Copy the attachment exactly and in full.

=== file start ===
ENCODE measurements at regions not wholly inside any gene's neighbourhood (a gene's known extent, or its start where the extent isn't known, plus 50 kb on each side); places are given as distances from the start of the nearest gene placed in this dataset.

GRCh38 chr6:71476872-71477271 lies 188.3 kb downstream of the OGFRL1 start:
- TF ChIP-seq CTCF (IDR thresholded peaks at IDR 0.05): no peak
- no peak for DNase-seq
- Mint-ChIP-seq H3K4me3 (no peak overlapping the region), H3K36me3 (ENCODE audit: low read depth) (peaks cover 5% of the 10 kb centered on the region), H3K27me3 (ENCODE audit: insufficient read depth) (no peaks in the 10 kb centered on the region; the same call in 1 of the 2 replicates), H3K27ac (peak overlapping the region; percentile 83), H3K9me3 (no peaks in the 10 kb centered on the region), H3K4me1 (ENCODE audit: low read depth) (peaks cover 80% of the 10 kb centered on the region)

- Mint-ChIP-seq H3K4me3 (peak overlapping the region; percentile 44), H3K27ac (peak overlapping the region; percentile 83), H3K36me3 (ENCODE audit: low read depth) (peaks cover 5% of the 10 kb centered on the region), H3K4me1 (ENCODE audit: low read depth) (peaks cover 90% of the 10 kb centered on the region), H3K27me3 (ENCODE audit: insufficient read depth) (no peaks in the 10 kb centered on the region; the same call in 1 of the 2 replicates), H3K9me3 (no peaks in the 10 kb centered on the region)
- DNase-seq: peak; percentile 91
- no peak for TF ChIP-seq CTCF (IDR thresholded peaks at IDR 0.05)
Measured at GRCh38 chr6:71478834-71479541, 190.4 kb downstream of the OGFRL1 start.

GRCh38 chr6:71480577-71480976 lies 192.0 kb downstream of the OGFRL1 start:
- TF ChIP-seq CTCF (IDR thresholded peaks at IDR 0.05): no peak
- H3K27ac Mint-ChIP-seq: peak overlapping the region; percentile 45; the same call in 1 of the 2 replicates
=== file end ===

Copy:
ENCODE measurements at regions not wholly inside any gene's neighbourhood (a gene's known extent, or its start where the extent isn't known, plus 50 kb on each side); places are given as distances from the start of the nearest gene placed in this dataset.

GRCh38 chr6:71476872-71477271 lies 188.3 kb downstream of the OGFRL1 start:
- TF ChIP-seq CTCF (IDR thresholded peaks at IDR 0.05): no peak
- no peak for DNase-seq
- Mint-ChIP-seq H3K4me3 (no peak overlapping the region), H3K36me3 (ENCODE audit: low read depth) (peaks cover 5% of the 10 kb centered on the region), H3K27me3 (ENCODE audit: insufficient read depth) (no peaks in the 10 kb centered on the region; the same call in 1 of the 2 replicates), H3K27ac (peak overlapping the region; percentile 83), H3K9me3 (no peaks in the 10 kb centered on the region), H3K4me1 (ENCODE audit: low read depth) (peaks cover 80% of the 10 kb centered on the region)

- Mint-ChIP-seq H3K4me3 (peak overlapping the region; percentile 44), H3K27ac (peak overlapping the region; percentile 83), H3K36me3 (ENCODE audit: low read depth) (peaks cover 5% of the 10 kb centered on the region), H3K4me1 (ENCODE audit: low read depth) (peaks cover 90% of the 10 kb centered on the region), H3K27me3 (ENCODE audit: insufficient read depth) (no peaks in the 10 kb centered on the region; the same call in 1 of the 2 replicates), H3K9me3 (no peaks in the 10 kb centered on the region)
- DNase-seq: peak; percentile 91
- no peak for TF ChIP-seq CTCF (IDR thresholded peaks at IDR 0.05)
Measured at GRCh38 chr6:71478834-71479541, 190.4 kb downstream of the OGFRL1 start.

GRCh38 chr6:71480577-71480976 lies 192.0 kb downstream of the OGFRL1 start:
- TF ChIP-seq CTCF (IDR thresholded peaks at IDR 0.05): no peak
- H3K27ac Mint-ChIP-seq: peak overlapping the region; percentile 45; the same call in 1 of the 2 replicates